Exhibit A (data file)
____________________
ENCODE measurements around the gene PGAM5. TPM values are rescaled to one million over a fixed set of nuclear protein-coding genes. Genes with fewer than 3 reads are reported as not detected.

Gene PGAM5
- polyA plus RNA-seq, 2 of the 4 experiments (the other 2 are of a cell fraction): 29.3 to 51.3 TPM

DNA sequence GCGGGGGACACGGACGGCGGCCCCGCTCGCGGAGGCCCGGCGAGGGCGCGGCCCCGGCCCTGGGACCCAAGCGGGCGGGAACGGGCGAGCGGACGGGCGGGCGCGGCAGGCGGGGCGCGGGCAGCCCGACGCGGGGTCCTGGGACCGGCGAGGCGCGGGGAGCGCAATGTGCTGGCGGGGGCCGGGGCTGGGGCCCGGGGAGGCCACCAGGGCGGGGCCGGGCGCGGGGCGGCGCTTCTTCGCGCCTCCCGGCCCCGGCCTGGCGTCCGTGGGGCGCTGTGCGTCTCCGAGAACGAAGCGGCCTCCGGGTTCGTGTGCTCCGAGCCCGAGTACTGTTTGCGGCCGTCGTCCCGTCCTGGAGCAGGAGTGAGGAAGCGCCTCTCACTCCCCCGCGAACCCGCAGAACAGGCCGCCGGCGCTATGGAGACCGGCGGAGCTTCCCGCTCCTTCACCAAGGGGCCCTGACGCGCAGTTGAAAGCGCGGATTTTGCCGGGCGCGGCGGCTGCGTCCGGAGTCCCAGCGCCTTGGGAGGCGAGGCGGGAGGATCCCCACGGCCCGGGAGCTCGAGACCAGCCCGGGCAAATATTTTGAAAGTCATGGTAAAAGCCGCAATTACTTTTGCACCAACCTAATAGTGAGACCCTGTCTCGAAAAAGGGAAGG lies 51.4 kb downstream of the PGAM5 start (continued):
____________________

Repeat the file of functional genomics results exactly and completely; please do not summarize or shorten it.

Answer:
ENCODE measurements around the gene PGAM5. TPM values are rescaled to one million over a fixed set of nuclear protein-coding genes. Genes with fewer than 3 reads are reported as not detected.

Gene PGAM5
- polyA plus RNA-seq, 2 of the 4 experiments (the other 2 are of a cell fraction): 29.3 to 51.3 TPM

DNA sequence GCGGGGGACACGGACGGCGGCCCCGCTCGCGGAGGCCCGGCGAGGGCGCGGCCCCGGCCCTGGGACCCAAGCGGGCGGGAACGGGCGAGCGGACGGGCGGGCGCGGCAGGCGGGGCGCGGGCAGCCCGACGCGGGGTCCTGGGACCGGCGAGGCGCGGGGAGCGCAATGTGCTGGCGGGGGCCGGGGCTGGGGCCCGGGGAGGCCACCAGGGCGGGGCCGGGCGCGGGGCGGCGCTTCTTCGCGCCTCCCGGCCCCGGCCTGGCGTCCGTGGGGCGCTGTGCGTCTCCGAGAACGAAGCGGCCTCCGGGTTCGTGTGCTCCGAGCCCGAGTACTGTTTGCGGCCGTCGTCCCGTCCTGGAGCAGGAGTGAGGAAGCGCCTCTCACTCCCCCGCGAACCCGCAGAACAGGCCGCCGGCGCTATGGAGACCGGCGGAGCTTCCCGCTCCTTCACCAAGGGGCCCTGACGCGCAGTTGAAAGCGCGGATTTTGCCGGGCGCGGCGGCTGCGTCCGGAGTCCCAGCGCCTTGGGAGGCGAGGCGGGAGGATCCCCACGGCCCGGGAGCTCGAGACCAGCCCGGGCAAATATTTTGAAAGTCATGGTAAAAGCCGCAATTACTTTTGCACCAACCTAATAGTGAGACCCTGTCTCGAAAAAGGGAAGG lies 51.4 kb downstream of the PGAM5 start (continued):